Bankruptcy focus yet to pay off

BANKRUPTCIES continue to rise in Australia despite the Federal Government’s clamp down on those who misuse the bankruptcy laws to avoid creditors.

Bankruptcy figures for the March quarter from the Insolvency and Trustee Service Australia show that, while the total number of bankruptcies is on the decline, the use of Part IX and Part X agreements continue to climb.

Around Australia there were 5,672 new bankruptcies, a decrease of 3.26 per cent compared with the previous corresponding quarter.

In the nine months from July 2002 to March 2003 there were 17,010 new bankruptcies, a decrease of 6.76 per cent compared with the same period in 2001-02.

Against this the level of Part IX debt agreements was 47.24 per cent up in the past nine months compared with the previous corresponding period. And the statistics show that the number of new debt agreements are showing no signs of abating. In the past quarter alone, 859 new Part IX debt agreements were made, an increase of 20.14 per cent on the March 2002 quarter.

Part X arrangements were up also by nearly 10 per cent during the quarter.

In December 2002 the Federal Government passed bankruptcy re-forms designed to prevent people using bankruptcy in a mischievous or improper way. They new legislation will become effective from May 5 2003.

The Bankruptcy Legislation Amendment Act 2002 aimed to encourage people to avoid bankruptcy.

Attorney General Daryl Williams believes bankruptcy should only be a last resort for people who have overwhelming debts and need a fresh start.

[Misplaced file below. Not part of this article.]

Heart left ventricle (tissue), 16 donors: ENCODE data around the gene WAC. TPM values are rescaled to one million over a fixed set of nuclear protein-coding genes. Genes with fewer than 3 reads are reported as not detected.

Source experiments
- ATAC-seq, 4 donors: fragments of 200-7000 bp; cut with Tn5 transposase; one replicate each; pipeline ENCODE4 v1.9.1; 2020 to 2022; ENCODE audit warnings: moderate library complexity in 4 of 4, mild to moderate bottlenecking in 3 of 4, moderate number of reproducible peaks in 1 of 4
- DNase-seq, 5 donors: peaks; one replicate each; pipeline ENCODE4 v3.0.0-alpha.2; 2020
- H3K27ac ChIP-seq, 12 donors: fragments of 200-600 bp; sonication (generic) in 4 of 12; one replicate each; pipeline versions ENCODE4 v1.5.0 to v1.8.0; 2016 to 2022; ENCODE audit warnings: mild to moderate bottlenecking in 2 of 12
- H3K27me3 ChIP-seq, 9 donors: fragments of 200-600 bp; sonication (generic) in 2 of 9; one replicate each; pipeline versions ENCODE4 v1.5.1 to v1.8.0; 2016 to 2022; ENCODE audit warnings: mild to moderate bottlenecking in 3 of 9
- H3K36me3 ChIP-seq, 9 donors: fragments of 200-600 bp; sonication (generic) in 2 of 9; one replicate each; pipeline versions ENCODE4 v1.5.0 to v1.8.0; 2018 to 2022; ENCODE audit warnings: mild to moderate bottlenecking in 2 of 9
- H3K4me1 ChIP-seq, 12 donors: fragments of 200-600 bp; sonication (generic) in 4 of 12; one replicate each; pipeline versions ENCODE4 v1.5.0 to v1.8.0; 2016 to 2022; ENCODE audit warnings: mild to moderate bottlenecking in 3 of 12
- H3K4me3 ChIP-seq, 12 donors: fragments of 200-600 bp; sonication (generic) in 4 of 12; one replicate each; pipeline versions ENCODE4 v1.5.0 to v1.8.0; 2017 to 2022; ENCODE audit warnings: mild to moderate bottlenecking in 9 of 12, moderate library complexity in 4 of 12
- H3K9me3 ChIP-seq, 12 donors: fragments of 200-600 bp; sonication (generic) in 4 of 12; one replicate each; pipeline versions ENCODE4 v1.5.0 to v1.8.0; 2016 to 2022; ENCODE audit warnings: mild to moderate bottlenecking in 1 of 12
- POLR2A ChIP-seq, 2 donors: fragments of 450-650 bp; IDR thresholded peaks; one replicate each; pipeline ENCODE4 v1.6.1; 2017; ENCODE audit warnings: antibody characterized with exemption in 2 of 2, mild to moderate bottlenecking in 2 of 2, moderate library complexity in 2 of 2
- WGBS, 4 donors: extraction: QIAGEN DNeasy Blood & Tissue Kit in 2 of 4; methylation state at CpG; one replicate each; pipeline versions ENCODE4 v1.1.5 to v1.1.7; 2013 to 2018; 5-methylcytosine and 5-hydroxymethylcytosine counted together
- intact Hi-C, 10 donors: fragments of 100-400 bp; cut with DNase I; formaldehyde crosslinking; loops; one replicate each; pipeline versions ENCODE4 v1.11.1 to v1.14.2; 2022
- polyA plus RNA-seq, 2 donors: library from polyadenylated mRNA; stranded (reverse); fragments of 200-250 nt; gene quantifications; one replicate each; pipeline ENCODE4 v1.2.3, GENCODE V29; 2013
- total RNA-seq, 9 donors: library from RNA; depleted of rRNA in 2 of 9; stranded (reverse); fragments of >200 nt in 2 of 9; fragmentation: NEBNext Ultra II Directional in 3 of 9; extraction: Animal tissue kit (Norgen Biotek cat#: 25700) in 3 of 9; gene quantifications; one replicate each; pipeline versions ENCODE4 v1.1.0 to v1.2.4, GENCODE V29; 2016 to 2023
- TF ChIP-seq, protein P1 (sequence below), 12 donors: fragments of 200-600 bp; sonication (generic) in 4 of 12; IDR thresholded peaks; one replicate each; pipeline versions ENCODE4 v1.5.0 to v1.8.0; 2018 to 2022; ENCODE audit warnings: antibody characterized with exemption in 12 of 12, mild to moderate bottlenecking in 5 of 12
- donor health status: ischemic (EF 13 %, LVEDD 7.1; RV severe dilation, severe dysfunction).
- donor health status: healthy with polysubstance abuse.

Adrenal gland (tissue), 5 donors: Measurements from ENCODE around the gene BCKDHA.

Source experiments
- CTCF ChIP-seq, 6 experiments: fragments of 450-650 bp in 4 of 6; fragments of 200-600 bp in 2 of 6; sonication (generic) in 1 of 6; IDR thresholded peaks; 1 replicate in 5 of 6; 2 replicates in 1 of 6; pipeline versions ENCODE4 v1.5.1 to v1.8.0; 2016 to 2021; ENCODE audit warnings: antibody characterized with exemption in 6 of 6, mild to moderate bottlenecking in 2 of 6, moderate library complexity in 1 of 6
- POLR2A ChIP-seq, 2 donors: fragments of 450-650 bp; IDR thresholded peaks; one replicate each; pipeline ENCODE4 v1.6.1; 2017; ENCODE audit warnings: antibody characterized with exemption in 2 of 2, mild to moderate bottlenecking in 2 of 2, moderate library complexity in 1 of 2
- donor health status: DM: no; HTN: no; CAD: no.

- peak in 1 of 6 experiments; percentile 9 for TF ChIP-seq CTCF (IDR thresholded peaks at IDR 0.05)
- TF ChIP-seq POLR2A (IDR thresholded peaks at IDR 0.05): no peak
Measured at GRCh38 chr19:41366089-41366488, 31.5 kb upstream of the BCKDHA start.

Changes under the act include the removal of early discharge provisions, which have permitted some people to be bankrupt for only six months.

In addition, there has been an increase in the debt agreement income threshold by 50 per cent, to about $46,800 after tax, while the trustee’s power also have been strengthened.

Registered trustee in bankruptcy at Hall Chadwick, Paul Leroy, said the amended bankruptcy laws would provide a further “incentive through disincentive” for people to keep an eye on their spending habits.

“The removal of opportunities for early discharge will make bankruptcy a less appealing option and encourage people to be more careful with their finances,” Mr Leroy said.

“Figures will probably remain quite stable as the stigma of bankruptcy is restored.”

While the Government tries to make bankruptcy less attractive, the Reserve Bank of Australia is educating people to avoid getting into debt in the first place.

Elaborating on a research paper on household debt in a recent speech in Sydney, RBA governor Ian Macfarlane noted that households were more sensitive to variations in economic conditions.

At 125 per cent of average income, household debt is now at the upper end of the range of other comparable countries.

“Much as I think the [economic] expansion has a good deal further to run, I suspect that a significant number of households have chosen a debt level which makes sense in good times, but does not take into account the fact that bad times inevitably will occur at some time or other,” Mr Macfarlane said.

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